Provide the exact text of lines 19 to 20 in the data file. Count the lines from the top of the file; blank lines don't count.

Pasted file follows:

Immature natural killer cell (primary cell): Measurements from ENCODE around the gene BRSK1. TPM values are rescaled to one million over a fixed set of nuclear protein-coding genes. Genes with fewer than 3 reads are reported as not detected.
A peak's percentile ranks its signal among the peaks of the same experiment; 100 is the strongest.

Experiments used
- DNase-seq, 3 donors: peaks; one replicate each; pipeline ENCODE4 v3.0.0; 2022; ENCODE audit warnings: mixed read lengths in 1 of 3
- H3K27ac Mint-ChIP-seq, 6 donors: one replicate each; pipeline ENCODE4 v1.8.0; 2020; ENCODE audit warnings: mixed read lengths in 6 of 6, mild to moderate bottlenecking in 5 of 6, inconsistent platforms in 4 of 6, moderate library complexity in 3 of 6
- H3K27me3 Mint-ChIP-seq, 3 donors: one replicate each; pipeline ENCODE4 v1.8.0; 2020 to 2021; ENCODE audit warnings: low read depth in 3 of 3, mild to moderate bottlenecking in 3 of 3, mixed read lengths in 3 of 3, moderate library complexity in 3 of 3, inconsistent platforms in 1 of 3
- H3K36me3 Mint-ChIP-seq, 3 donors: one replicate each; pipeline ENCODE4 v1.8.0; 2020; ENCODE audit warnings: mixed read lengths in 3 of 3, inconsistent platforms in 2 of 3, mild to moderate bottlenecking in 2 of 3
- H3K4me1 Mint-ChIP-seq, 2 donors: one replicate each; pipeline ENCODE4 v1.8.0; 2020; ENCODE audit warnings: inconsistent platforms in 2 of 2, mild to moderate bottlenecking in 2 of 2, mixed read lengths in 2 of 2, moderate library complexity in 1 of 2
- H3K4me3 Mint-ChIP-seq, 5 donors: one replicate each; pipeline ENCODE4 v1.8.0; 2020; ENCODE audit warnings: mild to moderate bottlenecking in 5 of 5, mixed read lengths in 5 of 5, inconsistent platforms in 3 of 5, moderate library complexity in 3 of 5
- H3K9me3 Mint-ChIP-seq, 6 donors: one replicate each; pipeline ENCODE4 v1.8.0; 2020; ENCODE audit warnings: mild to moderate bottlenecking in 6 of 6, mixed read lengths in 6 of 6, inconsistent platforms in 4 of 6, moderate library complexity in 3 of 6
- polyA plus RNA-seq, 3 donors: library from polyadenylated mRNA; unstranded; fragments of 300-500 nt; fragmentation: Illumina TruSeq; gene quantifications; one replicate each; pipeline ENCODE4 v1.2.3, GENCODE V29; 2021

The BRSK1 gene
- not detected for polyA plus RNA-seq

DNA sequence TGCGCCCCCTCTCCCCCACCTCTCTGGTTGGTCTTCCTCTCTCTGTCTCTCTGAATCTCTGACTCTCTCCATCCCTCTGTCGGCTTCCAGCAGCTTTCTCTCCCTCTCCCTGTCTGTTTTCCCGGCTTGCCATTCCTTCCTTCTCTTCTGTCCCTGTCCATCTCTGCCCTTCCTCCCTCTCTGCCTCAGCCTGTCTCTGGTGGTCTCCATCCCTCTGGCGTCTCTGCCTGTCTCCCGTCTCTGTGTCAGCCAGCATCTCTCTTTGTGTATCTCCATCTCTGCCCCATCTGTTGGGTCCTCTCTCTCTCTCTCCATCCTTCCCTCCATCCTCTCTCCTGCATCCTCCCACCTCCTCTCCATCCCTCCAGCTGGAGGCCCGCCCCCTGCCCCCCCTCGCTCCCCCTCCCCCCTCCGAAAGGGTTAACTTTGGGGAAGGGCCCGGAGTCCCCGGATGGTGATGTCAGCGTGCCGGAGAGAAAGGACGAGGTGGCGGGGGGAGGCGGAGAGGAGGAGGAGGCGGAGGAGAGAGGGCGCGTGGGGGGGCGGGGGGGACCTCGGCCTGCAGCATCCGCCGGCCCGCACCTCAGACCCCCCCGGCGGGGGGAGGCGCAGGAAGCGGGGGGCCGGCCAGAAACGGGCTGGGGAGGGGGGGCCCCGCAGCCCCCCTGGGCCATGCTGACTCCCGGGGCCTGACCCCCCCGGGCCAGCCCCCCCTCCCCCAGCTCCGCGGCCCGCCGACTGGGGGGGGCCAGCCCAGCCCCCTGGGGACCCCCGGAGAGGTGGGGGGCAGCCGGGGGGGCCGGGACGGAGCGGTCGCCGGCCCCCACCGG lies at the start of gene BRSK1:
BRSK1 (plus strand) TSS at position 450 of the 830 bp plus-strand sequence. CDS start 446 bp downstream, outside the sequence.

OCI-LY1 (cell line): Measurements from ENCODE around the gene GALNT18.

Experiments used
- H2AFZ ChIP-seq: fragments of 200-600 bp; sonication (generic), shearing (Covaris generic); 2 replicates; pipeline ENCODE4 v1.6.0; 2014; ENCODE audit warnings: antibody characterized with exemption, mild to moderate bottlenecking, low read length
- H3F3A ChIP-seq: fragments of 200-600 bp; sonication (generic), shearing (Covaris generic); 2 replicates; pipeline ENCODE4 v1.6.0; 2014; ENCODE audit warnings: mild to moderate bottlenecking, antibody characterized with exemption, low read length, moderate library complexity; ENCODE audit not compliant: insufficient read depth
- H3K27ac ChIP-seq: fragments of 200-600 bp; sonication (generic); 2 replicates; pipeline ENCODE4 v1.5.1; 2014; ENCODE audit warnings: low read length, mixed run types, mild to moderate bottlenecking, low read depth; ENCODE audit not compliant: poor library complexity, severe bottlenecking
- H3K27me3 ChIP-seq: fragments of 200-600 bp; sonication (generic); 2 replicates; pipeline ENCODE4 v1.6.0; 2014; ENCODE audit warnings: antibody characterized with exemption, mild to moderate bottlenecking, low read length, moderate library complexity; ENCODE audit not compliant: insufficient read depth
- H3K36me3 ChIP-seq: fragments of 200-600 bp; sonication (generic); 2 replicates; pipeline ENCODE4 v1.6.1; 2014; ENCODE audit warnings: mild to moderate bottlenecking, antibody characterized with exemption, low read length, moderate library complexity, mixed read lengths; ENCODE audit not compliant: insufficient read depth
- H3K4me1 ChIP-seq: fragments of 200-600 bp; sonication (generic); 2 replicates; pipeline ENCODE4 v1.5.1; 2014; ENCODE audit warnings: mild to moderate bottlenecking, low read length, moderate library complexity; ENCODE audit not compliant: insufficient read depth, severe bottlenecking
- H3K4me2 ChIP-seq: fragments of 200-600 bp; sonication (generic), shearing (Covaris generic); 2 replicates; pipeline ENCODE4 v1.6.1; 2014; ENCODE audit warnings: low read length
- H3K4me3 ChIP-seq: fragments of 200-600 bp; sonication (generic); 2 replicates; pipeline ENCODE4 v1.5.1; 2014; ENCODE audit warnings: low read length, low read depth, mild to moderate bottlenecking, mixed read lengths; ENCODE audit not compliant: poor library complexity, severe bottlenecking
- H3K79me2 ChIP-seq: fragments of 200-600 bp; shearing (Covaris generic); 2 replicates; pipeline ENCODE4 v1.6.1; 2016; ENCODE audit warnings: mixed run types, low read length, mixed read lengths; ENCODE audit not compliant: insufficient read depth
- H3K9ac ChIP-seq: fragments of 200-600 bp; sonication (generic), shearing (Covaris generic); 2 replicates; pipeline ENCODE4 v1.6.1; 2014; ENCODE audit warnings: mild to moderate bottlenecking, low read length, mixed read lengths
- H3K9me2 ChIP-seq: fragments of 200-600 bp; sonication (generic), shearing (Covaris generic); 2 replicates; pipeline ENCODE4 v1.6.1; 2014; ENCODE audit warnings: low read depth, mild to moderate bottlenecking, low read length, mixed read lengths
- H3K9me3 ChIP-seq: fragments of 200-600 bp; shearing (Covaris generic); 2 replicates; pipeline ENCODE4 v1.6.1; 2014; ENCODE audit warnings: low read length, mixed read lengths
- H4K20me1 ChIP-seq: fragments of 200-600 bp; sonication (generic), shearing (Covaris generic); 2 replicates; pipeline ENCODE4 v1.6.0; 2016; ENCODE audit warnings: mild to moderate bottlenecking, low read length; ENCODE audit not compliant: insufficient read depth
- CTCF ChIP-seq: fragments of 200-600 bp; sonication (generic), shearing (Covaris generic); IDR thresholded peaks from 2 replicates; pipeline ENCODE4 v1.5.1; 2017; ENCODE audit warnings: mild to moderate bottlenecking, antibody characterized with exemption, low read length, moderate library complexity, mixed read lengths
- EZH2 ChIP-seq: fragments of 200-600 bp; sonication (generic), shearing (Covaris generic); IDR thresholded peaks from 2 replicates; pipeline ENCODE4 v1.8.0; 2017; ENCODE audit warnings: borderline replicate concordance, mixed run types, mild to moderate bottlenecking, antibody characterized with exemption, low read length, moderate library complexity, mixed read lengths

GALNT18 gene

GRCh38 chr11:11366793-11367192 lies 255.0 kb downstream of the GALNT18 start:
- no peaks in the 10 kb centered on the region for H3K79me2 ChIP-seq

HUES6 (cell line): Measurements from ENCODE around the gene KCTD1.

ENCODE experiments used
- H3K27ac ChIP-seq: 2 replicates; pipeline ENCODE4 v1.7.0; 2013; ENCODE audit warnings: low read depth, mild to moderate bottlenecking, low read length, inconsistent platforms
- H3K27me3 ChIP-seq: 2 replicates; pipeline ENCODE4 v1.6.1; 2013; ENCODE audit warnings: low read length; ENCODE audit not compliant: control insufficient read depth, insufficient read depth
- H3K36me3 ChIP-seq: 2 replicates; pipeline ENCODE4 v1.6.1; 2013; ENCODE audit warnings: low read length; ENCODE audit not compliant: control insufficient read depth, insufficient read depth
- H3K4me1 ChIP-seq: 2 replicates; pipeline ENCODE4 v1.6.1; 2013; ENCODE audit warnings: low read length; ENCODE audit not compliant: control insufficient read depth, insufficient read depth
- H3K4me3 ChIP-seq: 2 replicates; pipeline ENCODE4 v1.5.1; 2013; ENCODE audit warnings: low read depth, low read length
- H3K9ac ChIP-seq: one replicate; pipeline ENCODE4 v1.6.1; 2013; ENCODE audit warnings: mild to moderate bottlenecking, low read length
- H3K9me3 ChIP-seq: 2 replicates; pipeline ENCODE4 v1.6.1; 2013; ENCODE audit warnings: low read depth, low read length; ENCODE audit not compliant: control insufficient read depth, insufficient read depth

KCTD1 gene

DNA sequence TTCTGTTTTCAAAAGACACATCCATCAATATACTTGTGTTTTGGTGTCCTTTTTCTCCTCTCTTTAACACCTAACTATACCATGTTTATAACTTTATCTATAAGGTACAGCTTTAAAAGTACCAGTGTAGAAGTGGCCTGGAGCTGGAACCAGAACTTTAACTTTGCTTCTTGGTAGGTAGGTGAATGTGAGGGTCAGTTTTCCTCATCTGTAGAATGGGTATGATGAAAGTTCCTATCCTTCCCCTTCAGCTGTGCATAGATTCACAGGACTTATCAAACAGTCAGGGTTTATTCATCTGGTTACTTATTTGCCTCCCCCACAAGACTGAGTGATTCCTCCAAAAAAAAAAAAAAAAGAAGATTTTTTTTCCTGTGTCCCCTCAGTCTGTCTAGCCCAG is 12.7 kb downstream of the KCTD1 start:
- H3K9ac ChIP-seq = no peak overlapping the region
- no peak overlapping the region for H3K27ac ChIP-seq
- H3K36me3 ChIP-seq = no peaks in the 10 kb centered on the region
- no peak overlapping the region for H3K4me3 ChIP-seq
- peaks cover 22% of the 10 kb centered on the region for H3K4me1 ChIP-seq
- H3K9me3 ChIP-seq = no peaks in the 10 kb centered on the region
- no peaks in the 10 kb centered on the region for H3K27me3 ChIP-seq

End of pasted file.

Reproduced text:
- H3F3A ChIP-seq: fragments of 200-600 bp; sonication (generic), shearing (Covaris generic); 2 replicates; pipeline ENCODE4 v1.6.0; 2014; ENCODE audit warnings: mild to moderate bottlenecking, antibody characterized with exemption, low read length, moderate library complexity; ENCODE audit not compliant: insufficient read depth
- H3K27ac ChIP-seq: fragments of 200-600 bp; sonication (generic); 2 replicates; pipeline ENCODE4 v1.5.1; 2014; ENCODE audit warnings: low read length, mixed run types, mild to moderate bottlenecking, low read depth; ENCODE audit not compliant: poor library complexity, severe bottlenecking